Objectives: Significant questions remain regarding both the incidence patterns of mood episodes in adolescents and young adults from the community and the conversion rate from unipolar to bipolar disorders. We addressed these issues by examining data from a prospective longitudinal community study to (i) determine the cumulative incidence of mood episodes and disorders in the first three decades of life; (ii) determine the risk for first onset of depression among individuals with a previous history of hypomanic/manic episodes and vice versa; and (iii) determine the clinical and treatment characteristics of these subjects.
Methods: Using the Munich-Composite International Diagnostic Interview, clinically trained interviewers assessed mood episodes and mental disorders in 3,021 community subjects (aged 14–24 at baseline and 21–34 at third follow-up).
Results: The estimated cumulative incidence at age 33 was 2.9% for manic, 4.0% for hypomanic, 29.4% for major depressive, and 19.0% for minor depressive episodes; overall, 26.0% had unipolar major depression, 4.0% bipolar depression, 1.5% unipolar mania, and 3.6% unipolar hypomania (no major depression). Overall, 0.6% and 1.8% had unipolar mania or hypomania, respectively, without indication for even minor depression. A total of 3.6% of the initial unipolar major depression cases subsequently developed (hypo)mania, with particularly high rates in adolescent onset depression (< 17 years: 9%). A total of 49.6% of the initial unipolar mania cases subsequently developed major depression and 75.6% major or minor depression. While bipolar cases had more adverse clinical and course depression characteristics and higher treatment rates than unipolar depressed cases, bipolar cases did not significantly differ in mania characteristics from unipolar mania cases.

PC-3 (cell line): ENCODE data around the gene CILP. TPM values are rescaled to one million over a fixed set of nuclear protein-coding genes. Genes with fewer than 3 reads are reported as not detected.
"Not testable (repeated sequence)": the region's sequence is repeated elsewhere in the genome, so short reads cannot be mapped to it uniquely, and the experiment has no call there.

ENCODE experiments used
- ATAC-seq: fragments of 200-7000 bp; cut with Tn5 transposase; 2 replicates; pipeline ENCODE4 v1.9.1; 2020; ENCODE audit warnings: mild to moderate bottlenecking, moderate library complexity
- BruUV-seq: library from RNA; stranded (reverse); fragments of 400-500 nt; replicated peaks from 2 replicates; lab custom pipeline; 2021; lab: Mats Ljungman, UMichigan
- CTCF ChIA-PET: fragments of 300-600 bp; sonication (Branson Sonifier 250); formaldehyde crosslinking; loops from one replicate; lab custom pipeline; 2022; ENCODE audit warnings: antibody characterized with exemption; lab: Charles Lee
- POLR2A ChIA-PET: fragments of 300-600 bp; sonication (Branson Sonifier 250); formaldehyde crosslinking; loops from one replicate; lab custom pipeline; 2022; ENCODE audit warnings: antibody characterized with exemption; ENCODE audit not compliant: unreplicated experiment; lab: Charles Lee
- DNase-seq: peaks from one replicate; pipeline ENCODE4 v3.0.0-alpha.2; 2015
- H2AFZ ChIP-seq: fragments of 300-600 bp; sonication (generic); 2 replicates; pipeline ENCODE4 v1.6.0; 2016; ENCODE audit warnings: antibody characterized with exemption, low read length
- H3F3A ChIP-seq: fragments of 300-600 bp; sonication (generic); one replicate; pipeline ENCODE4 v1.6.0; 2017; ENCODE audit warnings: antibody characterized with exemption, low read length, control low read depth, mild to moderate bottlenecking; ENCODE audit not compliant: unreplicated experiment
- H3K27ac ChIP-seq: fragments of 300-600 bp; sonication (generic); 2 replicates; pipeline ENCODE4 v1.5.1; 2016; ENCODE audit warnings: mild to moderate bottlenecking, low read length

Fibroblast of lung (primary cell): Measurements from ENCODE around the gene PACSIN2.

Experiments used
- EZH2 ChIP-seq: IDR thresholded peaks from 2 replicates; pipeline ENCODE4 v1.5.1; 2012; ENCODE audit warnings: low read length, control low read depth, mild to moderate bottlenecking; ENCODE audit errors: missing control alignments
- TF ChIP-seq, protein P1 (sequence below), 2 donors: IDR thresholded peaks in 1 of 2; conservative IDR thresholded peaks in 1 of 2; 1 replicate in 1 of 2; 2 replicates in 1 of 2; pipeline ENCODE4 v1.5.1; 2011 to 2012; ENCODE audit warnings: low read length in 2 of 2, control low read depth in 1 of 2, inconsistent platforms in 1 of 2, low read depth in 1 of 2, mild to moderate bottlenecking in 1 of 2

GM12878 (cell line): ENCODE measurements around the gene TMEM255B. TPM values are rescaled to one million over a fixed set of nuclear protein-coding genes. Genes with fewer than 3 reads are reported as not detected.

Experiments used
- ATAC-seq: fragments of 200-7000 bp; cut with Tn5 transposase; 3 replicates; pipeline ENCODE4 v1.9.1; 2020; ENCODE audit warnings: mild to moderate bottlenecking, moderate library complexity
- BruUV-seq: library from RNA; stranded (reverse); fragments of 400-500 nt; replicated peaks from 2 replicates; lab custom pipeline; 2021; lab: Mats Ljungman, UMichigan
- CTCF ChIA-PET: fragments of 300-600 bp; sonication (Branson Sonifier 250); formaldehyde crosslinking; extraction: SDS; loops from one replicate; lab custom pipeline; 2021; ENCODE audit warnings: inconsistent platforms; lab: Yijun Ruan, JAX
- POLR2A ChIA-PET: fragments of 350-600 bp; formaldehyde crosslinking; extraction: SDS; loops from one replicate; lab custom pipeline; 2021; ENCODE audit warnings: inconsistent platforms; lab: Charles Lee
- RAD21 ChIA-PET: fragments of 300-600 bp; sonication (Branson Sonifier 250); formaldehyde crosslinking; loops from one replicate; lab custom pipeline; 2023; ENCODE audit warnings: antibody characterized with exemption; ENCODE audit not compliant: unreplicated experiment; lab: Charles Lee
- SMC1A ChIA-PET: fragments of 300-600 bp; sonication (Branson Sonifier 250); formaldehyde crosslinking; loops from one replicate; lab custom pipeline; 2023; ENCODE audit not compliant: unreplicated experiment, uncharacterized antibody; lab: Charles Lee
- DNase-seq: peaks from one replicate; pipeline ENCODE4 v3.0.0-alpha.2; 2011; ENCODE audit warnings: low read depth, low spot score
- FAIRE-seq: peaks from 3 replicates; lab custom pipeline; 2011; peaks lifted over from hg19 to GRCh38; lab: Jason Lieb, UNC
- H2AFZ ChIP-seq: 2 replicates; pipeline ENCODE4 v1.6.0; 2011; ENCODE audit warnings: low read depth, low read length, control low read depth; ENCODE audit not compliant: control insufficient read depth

Conclusions: Unipolar and bipolar mood disorders are more frequent than previously thought in adolescence and young adulthood, a time period when both the recognition and the intervention rates by the healthcare system are rather low. ‘Conversion’ to bipolar disorder is limited in initial unipolar depression, but common in initial unipolar mania. The remaining unipolar mania cases appear to be significant in terms of clinical and course characteristics and thus require more research attention to replicate these findings.